Other objects and advantages of this invention will become apparent from the following detailed description thereof and the accompanying drawings, wherein:
FIG. 1 is a side view of the hydroextractor of this invention;
FIG. 2 is a top plan view of the hydroextractor of this invention;
FIG. 3 is an enlarged view of the spring-loaded hydraulic devices; and,
FIG. 4 is a section on line 4--4 of FIG. 2.
Referring to the drawing and in particular FIG. 1, one side of a hydroextractor 10 is shown having a lower frame 12 and an upper frame 14. An endless lower belt 44 is stretched around rollers 28 to 37 and 46, and tensioning device 48 mounted on the lower frame in such a way that the belt travels in a taut condition with a minimum of sagging.
The lower frame 12, with one side shown, consists of a pair of base members 16 and a pair of horizontal beams 18 supported above the base members 16 by a plurality of vertical support members 20a, 20b and 20c.
The upper frame 14 is mounted so that it can be adjusted with respect to the lower frame 12 as to be more fully detailed hereinafter, and carries pressure rollers 38 to 43 and idler or return rollers 60, 61 and 62 around which passes an endless impervious upper pressure belt 58.
One side of upper frame 14 is shown and includes two spaced pairs of parallel beams 22 and 24. The uppermost beam 22 extends substantially beyond the sludge delivery end of lowermost beam 24, whereas lowermost beam 24 slightly extends beyond the other end of beam 22. The purpose for having beam 22 extend substantially beyond beam 24 is to create an angle on the belt 58 between idler roller 60 and pressure roller 43.
To support upper frame 14, on lower frame 12, there is provided at each corner of upper frame 14 an adjustable hydraulic spring-loaded device 26. The purpose of the hydraulic spring-loaded devices will be explained hereinafter.
As set forth, the lower frame 14 supports a plurality of rollers 28 through 37. The rollers 28 to 34 are extraction rollers, while rollers 35, 36 and 37 are conveying rollers. The distance between these rollers is such that roller 30 is further from roller 29 than roller 29 is from roller 28. The distance between rollers 28 through 34 increases from roller 28 to roller 37. In a preferred embodiment, the distance between these rollers is 8, 10, 12, 14, 16, 20, 24, 24 24, and 20 inches. Other spacings can be used; however, for most acceptable extraction using 3 to 6 inch diameter rollers, the above spacings give the best results. Of course, extraction rollers of smaller or larger diameter may require a corresponding smaller or larger roll spacing.
Like the extraction rollers 28 through 34 on the lower frame 12, pressure rollers 38 through 43 are differently spaced with the distance between the rollers 39 and 40 being greater than the distance between rollers 38 and 39 and so on. The preferred arithmetic progressive spacing using rollers of 3 to 6 inches in diameter is 10, 14, 18, 22 and 26 inches.
While the arithmetic progressive spacing of the rollers has proved to be very satisfactory, other arithmetic spacing and geometric spacing can also be employed.
An example of a useful geometric spacing for the pressure rollers would be 11.1, 14, 17.6, 22.2 and 27.9 inches. This is expressed by the formula:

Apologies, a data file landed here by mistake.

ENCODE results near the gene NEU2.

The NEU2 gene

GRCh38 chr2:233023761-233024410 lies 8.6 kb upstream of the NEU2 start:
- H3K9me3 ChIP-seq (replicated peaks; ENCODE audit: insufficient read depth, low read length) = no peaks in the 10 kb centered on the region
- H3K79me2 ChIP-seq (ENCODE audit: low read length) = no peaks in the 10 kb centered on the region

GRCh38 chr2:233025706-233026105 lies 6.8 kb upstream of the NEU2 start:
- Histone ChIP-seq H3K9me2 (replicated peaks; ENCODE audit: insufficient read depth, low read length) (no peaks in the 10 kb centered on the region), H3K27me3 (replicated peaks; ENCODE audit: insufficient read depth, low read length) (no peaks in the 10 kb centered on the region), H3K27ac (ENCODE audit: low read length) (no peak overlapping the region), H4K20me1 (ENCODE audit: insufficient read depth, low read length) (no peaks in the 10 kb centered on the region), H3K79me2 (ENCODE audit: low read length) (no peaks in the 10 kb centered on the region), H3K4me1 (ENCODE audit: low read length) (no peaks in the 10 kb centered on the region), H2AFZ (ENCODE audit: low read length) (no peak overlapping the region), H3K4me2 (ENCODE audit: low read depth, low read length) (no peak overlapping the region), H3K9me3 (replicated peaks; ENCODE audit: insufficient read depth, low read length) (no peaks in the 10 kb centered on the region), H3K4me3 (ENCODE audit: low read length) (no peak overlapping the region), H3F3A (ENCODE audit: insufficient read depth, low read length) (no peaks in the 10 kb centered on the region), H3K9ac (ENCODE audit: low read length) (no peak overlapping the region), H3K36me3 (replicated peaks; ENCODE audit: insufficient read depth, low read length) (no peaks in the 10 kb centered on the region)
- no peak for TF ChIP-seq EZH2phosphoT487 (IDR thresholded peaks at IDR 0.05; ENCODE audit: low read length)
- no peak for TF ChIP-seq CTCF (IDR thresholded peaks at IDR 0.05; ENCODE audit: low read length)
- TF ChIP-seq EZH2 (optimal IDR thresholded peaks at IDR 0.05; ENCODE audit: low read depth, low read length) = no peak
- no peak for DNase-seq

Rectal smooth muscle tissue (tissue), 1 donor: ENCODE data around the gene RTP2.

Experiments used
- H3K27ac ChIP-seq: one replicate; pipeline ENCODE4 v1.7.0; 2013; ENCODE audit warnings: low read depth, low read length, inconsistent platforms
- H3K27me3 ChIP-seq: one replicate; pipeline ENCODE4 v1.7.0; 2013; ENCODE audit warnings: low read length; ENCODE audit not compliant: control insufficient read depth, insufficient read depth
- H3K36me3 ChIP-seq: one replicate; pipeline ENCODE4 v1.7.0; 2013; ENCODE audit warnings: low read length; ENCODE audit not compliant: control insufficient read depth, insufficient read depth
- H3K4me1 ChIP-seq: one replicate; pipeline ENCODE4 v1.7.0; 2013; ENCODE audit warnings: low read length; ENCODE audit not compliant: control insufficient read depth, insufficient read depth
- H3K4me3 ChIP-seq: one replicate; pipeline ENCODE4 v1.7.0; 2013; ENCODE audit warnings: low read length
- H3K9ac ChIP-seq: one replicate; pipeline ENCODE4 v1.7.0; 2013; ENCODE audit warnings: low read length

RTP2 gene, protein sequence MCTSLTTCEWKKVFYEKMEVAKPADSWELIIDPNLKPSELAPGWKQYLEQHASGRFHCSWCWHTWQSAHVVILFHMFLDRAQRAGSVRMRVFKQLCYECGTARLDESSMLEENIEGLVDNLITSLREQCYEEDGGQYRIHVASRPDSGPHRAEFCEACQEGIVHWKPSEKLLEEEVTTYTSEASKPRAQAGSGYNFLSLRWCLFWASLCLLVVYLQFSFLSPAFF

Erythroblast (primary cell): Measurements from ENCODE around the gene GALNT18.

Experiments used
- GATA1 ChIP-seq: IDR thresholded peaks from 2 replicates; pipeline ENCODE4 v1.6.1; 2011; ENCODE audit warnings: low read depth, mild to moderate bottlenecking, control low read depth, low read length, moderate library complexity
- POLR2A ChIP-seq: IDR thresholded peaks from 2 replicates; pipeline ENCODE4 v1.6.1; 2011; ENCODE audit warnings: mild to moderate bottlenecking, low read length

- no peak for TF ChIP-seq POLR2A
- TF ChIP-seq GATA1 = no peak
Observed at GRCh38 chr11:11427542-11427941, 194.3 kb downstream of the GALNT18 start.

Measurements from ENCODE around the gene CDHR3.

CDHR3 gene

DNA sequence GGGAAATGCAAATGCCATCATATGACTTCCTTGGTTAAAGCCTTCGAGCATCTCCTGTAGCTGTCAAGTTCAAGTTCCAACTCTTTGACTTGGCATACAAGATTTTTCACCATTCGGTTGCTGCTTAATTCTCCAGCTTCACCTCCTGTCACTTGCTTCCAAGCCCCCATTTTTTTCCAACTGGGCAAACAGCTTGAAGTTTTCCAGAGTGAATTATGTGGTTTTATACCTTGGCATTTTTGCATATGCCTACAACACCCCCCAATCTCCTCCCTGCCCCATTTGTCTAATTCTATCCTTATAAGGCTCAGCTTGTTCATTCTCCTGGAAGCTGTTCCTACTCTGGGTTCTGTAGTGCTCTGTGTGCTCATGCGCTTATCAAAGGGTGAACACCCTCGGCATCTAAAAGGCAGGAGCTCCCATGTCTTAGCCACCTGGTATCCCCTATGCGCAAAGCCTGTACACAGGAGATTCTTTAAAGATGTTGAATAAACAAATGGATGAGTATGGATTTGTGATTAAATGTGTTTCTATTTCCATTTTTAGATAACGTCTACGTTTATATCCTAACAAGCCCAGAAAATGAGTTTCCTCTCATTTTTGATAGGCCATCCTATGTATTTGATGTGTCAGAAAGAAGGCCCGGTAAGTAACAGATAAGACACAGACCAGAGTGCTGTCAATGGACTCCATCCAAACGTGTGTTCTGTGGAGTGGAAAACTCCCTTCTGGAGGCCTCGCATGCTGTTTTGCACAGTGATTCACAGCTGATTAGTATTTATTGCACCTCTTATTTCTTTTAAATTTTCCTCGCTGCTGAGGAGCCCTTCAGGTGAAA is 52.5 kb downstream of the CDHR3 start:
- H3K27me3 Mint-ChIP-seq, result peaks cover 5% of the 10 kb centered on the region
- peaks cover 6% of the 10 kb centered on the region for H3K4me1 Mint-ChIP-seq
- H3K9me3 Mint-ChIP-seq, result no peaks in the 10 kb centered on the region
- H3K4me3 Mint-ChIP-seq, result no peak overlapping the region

101 + (0.046 + (i/10)),
where i 32 0 to 4
An example of a combined arithmetic and geometric spacing for the extraction rollers is: arithmetic progression (20, 24, 24, 24, 24), geometric progression (19.1, 17.3, 14.8, 11.3). The formula for the geometric spacing is in the form:
24-24.sup.(1/2 + (i/10)),
where i = 1 to 4
In aligning upper frame 14 for support on lower frame 12, the pressure rollers 38 through 43 on the upper frame are not immediately above the extraction rollers 28 through 34 on the lower frame 12, but are positioned between extraction rollers 28 through 34 such that roller 38 is positioned between rollers 29 and 30, roller 40 is positioned between rollers 30 and 31, and so on until roller 43 is positioned between rollers 33 and 34.
It can be seen that lower conveying rollers 35, 36 and 37 carry sludge material to be extracted to the area of the offset rollers and their respective belts 44 and 58. It is further contemplated that by using the arithmetic progressive spacing the rollers and the fact that the upper and lower rollers are offset from one another that a continually increasing pressure and extractive pressure is exerted to the sludge material.
The endless pervious belt 44 is preferably made of a woven polyester, nylon, metal or a combination of the preceding materials with opening sizes varying from 10 to 2000 microns. However, the preferred material used in the construction of the pervious belt is a woven polyester. The endless pervious belt 44 is drawn by drive extraction rollers 28, 29 and 30 over the lower extraction rollers and about an idler roller 46 and a belt tension means generally designated 48.
The drive means comprises a hydraulic motor 49 connected by a chain 51, FIG. 1, to sprockets secured to the shafts of rollers 28, 29 and 30. The drive chain may be replaced by a drive belt which allows quick and easy belt speed variations. The machine can also be driven by variable speed D.C. motors, as is known in the art.
The hydraulic drive system consists of an electric motor driven hydraulic pump, not shown, which may be remote from the press, and hose connections to the hydraulic drive unit 49 that is driven by the fluid pumped by the hydraulic pump. The speed of the hydraulic drive unit is controlled by a bypass valve on the hydraulic pump. The belt tensioner 48 includes a pair of idler rollers 50 and 52 supported between a pair of bar elements 54, as shown in FIG. 1, which bar elements 54 are pivotally affixed to the vertical support member 20c. Attached to one end of one or both of the bar elements 54 is a shaft 56 on which weight W can adjustably slide. To apply more tension to the belt 44 which runs over roller 50 and the under roller 52, weight W is moved further along shaft 56.